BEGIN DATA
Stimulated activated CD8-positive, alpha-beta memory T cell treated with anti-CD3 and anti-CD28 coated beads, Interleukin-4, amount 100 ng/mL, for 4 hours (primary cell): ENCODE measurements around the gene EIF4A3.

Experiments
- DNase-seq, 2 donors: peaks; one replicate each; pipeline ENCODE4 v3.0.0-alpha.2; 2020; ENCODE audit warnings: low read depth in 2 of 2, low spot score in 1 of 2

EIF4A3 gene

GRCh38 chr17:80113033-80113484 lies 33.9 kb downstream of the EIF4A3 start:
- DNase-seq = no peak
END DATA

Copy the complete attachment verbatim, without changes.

Stimulated activated CD8-positive, alpha-beta memory T cell treated with anti-CD3 and anti-CD28 coated beads, Interleukin-4, amount 100 ng/mL, for 4 hours (primary cell): ENCODE measurements around the gene EIF4A3.

Experiments
- DNase-seq, 2 donors: peaks; one replicate each; pipeline ENCODE4 v3.0.0-alpha.2; 2020; ENCODE audit warnings: low read depth in 2 of 2, low spot score in 1 of 2

EIF4A3 gene

GRCh38 chr17:80113033-80113484 lies 33.9 kb downstream of the EIF4A3 start:
- DNase-seq = no peak